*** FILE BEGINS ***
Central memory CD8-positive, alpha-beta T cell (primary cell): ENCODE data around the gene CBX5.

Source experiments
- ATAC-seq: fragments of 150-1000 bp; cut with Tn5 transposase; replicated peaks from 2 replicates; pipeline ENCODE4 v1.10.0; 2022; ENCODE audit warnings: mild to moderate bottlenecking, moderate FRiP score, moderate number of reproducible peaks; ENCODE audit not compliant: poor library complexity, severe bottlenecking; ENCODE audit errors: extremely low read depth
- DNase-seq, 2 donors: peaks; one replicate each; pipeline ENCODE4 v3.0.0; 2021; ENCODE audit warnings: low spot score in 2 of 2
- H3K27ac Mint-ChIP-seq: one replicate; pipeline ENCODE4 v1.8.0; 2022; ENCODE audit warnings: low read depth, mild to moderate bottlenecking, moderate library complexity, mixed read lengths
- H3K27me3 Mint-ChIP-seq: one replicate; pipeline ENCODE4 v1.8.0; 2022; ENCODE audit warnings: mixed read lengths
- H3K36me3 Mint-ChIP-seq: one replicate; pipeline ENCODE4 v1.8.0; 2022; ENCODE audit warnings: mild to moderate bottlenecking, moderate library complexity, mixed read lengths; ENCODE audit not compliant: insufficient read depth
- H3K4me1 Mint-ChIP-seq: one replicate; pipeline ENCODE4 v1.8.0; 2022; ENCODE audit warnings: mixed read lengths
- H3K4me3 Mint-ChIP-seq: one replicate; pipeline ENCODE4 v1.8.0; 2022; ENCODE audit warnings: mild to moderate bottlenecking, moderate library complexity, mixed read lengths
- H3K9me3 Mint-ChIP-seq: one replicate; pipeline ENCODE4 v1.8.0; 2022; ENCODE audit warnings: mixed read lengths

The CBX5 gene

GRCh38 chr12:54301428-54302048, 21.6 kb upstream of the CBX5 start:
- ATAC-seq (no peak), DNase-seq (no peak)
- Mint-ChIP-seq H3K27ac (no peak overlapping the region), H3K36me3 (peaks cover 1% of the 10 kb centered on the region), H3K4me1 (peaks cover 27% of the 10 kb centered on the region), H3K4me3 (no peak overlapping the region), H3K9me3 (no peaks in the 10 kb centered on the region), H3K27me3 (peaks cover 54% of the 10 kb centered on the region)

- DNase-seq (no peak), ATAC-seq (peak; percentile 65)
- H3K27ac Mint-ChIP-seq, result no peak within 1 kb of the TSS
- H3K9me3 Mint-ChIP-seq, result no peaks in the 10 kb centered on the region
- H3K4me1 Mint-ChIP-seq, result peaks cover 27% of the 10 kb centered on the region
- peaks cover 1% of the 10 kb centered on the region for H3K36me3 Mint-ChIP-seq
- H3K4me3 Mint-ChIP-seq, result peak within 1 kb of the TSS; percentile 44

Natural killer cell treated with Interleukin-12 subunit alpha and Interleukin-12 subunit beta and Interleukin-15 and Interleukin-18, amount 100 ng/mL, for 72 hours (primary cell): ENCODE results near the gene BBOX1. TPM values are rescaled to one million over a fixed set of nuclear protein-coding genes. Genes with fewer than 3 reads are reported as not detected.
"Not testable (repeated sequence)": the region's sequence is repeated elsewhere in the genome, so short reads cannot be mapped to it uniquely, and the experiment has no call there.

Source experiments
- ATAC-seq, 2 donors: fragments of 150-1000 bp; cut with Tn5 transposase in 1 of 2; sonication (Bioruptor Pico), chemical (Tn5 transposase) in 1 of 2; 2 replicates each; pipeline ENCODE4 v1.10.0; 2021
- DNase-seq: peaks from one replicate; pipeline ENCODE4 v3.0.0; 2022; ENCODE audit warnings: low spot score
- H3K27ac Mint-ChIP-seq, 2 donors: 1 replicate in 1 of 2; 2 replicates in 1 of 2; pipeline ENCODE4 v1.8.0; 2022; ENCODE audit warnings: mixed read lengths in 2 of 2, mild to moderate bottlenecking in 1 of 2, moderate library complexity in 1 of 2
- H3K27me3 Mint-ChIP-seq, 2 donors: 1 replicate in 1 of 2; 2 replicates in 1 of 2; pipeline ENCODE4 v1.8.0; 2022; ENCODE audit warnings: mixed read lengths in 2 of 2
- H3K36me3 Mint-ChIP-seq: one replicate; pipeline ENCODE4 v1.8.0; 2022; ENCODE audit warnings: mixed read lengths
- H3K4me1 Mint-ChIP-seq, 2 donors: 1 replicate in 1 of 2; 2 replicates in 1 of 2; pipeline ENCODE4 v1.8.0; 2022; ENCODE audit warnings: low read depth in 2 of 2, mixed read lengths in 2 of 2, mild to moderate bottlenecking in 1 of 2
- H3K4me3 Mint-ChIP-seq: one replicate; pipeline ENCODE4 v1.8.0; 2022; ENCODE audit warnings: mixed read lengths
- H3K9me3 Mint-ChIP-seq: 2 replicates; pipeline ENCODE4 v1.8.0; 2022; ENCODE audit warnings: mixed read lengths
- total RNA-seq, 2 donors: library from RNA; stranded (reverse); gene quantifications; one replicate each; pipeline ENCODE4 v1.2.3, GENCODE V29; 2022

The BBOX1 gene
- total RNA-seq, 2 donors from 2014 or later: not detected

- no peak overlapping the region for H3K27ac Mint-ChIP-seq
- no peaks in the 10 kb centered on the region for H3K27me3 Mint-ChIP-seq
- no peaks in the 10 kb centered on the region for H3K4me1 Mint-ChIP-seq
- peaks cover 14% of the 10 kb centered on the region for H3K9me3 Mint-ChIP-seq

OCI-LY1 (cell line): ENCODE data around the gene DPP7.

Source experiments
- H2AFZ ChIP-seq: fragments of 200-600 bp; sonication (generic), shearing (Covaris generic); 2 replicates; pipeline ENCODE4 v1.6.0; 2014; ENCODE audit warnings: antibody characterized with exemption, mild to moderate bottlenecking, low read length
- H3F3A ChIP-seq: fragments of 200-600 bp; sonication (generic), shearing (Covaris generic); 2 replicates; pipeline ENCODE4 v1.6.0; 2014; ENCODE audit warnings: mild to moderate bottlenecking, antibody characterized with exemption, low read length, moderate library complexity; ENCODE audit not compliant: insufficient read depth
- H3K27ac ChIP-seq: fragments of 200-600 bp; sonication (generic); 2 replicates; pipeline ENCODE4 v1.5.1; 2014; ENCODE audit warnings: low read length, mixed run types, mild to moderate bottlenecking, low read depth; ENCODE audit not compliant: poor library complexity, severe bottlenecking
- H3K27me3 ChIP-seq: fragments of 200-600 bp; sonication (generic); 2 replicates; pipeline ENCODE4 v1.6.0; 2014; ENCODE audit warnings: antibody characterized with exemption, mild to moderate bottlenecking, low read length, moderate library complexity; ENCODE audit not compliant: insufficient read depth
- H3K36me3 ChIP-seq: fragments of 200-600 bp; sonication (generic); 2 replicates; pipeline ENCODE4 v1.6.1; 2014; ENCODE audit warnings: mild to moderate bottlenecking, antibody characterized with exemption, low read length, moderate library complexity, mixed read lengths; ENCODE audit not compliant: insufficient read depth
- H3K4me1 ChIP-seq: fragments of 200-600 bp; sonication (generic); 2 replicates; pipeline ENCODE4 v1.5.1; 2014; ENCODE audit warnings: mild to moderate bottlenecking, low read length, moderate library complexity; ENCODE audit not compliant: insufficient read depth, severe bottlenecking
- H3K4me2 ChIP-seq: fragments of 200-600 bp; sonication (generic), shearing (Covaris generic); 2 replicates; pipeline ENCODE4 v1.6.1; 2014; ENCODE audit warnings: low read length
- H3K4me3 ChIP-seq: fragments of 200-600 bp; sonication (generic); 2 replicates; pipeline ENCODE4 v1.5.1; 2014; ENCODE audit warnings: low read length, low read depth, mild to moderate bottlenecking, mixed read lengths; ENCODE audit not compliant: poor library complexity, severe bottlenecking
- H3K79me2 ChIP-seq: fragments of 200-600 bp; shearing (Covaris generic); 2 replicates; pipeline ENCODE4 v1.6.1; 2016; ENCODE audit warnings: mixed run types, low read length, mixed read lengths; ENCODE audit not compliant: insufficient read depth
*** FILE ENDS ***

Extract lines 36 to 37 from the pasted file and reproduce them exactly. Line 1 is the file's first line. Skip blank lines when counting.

- no peaks in the 10 kb centered on the region for H3K27me3 Mint-ChIP-seq
- no peaks in the 10 kb centered on the region for H3K4me1 Mint-ChIP-seq